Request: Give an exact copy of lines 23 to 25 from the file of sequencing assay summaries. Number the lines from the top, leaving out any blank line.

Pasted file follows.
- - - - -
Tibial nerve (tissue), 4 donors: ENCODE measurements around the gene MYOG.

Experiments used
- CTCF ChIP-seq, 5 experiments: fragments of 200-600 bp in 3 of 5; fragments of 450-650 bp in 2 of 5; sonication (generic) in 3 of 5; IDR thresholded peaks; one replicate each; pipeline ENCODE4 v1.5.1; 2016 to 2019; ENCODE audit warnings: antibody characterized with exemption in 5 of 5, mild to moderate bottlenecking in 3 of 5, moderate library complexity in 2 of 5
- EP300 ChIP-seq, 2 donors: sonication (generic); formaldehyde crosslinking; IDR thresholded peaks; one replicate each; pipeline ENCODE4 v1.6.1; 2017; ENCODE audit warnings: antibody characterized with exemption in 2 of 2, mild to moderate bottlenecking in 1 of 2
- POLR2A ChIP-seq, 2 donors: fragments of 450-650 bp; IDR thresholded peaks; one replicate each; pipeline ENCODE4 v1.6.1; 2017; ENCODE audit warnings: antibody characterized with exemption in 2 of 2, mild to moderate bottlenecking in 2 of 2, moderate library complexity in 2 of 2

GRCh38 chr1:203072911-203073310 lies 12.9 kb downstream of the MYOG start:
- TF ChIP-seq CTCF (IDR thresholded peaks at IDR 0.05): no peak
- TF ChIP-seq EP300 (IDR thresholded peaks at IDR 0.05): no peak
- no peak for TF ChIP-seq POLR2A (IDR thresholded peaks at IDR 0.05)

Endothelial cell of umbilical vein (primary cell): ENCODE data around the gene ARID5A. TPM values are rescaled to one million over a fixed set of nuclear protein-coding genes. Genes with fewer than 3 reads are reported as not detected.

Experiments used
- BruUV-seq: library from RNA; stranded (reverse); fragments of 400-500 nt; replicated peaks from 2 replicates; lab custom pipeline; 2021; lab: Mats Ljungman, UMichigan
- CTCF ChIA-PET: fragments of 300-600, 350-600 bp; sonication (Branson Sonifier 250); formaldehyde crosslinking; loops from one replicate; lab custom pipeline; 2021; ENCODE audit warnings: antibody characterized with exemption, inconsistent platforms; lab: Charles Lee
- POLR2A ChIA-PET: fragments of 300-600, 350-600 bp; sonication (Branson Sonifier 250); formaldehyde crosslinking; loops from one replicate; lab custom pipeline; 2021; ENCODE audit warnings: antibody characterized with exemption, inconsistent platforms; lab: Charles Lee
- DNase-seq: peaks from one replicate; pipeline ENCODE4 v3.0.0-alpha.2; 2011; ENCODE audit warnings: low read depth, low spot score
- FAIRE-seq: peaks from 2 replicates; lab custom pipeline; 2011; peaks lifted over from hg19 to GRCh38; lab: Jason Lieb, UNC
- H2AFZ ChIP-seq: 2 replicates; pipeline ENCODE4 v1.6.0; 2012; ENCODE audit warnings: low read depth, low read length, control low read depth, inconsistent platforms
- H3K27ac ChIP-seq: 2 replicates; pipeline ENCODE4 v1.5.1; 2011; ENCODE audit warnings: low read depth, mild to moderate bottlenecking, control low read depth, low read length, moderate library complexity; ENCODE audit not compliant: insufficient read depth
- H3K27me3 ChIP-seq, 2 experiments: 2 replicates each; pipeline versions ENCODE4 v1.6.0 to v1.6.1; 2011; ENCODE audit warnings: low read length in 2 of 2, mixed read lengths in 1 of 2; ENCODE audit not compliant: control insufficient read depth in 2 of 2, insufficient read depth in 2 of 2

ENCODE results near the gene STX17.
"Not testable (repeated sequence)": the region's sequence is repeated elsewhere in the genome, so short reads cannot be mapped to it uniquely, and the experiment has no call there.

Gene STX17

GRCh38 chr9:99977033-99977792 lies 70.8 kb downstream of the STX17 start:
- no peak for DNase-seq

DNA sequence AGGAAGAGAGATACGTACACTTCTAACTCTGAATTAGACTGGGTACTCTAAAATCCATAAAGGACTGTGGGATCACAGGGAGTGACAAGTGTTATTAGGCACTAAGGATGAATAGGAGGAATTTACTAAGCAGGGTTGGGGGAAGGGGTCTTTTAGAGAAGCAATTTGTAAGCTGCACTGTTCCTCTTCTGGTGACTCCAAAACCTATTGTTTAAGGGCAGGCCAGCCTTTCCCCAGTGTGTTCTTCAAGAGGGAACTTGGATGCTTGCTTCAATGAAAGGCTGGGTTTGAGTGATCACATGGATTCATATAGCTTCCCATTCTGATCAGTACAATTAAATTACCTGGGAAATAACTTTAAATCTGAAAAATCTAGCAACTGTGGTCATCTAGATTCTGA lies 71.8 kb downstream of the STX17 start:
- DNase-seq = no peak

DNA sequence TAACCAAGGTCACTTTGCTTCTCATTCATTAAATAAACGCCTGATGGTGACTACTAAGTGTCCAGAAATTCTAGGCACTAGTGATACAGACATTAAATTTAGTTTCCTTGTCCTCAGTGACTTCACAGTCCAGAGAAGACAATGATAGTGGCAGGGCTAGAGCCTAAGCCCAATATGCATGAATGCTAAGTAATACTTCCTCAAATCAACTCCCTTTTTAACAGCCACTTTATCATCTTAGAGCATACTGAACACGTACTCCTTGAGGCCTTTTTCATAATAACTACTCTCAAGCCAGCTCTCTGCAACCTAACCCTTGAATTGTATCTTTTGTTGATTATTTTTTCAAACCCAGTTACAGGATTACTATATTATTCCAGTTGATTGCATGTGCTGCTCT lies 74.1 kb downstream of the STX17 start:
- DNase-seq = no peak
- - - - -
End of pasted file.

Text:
GRCh38 chr9:99977033-99977792 lies 70.8 kb downstream of the STX17 start:
- no peak for DNase-seq

DNA sequence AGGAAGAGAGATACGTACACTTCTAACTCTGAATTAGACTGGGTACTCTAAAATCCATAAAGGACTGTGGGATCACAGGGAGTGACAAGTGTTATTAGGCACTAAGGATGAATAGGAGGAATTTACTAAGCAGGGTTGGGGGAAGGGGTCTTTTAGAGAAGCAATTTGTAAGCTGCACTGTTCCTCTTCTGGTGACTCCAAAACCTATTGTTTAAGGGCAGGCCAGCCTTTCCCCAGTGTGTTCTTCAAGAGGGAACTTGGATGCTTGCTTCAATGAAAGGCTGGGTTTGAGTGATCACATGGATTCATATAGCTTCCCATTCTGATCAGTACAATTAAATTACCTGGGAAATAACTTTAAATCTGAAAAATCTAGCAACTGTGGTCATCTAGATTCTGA lies 71.8 kb downstream of the STX17 start: